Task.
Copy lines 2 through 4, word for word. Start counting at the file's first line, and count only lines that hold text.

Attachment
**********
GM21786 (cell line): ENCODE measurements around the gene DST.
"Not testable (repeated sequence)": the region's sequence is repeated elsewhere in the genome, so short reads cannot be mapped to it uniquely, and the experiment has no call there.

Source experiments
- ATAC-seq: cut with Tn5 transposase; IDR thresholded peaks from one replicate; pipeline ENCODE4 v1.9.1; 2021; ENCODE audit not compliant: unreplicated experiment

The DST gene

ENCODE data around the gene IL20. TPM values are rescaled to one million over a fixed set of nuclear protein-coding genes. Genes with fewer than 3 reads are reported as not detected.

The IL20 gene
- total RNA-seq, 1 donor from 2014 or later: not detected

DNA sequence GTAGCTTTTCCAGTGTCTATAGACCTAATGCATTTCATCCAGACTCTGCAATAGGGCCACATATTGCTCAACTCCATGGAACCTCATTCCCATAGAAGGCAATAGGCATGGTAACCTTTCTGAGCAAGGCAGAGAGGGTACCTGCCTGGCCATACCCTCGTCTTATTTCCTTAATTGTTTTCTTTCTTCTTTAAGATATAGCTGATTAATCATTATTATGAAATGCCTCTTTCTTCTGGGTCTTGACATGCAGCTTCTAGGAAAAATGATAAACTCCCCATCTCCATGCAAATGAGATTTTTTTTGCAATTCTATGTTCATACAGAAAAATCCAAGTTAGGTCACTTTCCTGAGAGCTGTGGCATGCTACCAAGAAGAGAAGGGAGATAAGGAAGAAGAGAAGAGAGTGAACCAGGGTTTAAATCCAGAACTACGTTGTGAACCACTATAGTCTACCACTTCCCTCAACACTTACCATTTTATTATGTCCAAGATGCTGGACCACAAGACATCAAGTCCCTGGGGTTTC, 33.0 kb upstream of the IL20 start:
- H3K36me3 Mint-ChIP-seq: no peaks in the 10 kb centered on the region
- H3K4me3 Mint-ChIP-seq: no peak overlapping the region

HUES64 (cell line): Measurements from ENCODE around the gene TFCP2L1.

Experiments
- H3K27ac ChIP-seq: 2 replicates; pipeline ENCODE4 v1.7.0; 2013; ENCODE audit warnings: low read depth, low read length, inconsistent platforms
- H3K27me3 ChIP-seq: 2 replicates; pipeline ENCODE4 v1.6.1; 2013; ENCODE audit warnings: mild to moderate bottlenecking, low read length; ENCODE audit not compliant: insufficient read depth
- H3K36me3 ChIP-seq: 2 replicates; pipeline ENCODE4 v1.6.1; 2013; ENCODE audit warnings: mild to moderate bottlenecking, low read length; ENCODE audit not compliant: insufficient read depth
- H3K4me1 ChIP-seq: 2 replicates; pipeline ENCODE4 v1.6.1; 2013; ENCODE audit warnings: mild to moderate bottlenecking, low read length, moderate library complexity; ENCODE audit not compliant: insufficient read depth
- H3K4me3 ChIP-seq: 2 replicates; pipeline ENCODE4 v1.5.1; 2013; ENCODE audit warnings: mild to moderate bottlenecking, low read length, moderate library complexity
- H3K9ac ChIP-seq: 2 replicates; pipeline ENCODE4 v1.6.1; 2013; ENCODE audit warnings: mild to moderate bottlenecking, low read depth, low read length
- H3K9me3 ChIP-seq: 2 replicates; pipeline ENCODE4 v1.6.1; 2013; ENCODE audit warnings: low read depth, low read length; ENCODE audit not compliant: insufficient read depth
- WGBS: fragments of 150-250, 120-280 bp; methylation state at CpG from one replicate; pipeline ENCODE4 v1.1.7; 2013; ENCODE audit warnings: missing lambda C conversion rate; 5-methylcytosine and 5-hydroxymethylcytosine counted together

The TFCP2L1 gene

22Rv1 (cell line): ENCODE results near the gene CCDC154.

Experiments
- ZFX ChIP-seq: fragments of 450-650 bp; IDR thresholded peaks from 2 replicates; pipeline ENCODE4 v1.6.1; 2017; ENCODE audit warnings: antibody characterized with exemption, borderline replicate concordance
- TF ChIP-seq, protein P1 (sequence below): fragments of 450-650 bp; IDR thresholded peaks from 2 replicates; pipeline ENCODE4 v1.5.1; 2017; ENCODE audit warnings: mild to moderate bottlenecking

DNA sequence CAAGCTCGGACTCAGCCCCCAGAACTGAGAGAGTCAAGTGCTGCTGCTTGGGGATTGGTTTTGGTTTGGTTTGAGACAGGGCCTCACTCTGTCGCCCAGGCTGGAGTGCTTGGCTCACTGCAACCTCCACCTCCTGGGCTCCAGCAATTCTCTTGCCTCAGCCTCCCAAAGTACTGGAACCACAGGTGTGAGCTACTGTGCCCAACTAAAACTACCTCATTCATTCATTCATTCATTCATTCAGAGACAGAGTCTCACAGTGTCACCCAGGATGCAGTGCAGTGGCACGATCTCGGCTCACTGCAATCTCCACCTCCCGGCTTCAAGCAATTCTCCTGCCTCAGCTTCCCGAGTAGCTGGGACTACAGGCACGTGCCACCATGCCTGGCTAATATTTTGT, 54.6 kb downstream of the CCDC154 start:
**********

"Not testable (repeated sequence)": the region's sequence is repeated elsewhere in the genome, so short reads cannot be mapped to it uniquely, and the experiment has no call there.

Source experiments
- ATAC-seq: cut with Tn5 transposase; IDR thresholded peaks from one replicate; pipeline ENCODE4 v1.9.1; 2021; ENCODE audit not compliant: unreplicated experiment